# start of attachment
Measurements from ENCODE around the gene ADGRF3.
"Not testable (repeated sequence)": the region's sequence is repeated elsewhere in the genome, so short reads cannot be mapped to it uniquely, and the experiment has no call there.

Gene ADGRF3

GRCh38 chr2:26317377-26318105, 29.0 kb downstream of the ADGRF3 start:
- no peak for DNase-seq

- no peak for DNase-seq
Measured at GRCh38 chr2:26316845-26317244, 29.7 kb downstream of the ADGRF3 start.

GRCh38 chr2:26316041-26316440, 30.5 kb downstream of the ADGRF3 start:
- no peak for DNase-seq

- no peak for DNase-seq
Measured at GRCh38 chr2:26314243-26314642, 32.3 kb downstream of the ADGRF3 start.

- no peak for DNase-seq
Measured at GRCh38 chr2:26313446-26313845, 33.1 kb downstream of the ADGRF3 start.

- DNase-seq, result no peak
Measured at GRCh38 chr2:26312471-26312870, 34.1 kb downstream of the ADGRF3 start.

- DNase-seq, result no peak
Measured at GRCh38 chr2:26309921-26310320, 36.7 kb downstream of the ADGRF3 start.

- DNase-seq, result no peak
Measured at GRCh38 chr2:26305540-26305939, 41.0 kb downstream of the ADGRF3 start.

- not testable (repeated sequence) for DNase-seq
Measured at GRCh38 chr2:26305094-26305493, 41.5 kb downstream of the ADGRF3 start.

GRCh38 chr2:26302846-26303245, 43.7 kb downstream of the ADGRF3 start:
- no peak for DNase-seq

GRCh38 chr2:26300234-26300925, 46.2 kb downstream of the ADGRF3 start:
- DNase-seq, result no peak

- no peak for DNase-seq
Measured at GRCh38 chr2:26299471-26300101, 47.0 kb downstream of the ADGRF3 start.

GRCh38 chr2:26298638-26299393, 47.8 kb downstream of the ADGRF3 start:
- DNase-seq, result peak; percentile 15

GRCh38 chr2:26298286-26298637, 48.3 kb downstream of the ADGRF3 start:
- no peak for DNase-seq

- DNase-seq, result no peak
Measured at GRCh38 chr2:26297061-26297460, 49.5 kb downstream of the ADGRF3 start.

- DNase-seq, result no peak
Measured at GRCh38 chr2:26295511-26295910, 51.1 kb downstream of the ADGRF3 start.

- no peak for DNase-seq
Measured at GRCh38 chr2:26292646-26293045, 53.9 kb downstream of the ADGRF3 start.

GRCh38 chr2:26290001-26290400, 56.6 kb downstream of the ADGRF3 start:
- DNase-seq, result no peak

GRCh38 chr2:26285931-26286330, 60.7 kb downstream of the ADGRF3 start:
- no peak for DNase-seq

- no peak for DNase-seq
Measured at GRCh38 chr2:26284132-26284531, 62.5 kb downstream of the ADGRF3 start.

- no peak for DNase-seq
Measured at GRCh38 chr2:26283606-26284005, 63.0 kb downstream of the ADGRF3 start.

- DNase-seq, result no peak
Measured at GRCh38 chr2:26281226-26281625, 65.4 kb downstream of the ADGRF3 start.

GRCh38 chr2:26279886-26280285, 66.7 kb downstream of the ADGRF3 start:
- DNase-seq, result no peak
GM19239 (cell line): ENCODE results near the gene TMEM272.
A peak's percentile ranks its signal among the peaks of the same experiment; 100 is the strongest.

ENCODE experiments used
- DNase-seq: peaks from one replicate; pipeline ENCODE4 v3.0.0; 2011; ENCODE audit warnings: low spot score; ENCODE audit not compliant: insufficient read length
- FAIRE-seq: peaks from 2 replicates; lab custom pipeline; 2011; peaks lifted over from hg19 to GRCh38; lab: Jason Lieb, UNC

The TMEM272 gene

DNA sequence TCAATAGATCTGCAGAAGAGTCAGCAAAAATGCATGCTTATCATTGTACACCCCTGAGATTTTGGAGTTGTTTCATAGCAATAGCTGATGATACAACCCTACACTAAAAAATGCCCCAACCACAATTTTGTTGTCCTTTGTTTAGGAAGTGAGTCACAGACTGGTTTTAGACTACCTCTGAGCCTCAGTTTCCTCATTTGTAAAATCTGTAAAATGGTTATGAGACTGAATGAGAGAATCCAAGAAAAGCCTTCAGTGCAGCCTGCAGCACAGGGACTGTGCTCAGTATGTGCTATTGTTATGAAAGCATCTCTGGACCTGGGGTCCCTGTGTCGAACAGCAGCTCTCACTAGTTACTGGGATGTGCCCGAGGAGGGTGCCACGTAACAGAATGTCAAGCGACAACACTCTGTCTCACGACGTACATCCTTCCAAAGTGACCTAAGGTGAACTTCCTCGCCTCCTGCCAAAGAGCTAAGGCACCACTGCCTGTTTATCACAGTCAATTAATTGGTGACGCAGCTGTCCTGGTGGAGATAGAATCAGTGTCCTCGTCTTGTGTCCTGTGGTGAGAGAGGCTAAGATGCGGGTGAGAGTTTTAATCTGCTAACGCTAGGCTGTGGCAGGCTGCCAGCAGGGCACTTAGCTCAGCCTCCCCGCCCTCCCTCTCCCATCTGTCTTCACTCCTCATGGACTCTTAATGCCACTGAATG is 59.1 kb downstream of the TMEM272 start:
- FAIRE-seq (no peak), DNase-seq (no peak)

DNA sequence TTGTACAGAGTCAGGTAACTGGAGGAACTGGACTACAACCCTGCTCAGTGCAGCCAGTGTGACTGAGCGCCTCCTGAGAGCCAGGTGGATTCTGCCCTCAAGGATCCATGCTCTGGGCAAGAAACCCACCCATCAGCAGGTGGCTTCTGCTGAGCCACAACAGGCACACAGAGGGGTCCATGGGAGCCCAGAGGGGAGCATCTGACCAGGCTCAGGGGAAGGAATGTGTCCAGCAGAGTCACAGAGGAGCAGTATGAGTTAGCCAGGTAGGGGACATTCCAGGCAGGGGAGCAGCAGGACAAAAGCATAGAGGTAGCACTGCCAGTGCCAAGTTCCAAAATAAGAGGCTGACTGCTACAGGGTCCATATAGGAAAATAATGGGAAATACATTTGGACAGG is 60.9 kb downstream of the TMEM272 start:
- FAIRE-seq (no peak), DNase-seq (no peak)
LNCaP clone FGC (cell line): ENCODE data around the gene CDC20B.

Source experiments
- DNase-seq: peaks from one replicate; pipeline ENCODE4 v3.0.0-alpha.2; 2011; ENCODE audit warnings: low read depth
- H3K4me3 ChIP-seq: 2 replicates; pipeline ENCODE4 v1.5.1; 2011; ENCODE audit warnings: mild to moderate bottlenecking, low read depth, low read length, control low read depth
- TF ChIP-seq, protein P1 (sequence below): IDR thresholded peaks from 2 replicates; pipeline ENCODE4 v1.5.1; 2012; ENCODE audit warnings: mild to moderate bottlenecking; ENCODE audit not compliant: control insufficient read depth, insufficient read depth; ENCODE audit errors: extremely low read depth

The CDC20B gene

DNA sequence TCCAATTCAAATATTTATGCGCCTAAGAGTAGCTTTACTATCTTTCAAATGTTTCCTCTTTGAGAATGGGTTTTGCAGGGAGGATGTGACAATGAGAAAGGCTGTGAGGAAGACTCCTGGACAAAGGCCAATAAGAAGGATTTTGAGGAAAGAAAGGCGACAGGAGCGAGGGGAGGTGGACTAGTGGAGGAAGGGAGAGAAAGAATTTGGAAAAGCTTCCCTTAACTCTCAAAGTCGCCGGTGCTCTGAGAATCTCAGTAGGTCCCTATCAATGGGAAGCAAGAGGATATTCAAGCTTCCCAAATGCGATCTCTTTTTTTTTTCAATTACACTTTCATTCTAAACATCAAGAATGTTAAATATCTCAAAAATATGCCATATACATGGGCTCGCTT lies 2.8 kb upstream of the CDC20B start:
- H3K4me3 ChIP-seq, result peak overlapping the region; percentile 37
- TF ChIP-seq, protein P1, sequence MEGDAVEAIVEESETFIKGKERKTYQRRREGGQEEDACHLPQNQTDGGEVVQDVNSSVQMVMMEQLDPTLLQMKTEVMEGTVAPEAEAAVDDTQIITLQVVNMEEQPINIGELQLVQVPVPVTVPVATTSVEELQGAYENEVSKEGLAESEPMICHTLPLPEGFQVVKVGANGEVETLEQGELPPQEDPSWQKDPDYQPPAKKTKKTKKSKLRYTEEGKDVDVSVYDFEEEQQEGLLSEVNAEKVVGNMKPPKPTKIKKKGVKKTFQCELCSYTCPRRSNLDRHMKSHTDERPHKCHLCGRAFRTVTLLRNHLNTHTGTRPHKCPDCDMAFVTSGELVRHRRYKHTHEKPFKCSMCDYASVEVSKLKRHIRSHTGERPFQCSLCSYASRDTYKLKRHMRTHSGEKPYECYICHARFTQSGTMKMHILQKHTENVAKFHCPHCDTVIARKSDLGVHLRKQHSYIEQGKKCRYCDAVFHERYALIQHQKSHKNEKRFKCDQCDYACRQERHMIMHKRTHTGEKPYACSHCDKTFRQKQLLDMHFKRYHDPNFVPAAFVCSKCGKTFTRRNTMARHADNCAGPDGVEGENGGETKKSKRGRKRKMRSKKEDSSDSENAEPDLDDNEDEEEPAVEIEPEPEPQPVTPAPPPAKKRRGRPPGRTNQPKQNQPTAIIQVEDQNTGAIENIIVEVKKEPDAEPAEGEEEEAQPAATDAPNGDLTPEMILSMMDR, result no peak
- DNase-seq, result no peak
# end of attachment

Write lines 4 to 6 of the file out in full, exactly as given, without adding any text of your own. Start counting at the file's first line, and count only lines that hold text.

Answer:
GRCh38 chr2:26317377-26318105, 29.0 kb downstream of the ADGRF3 start:
- no peak for DNase-seq

- no peak for DNase-seq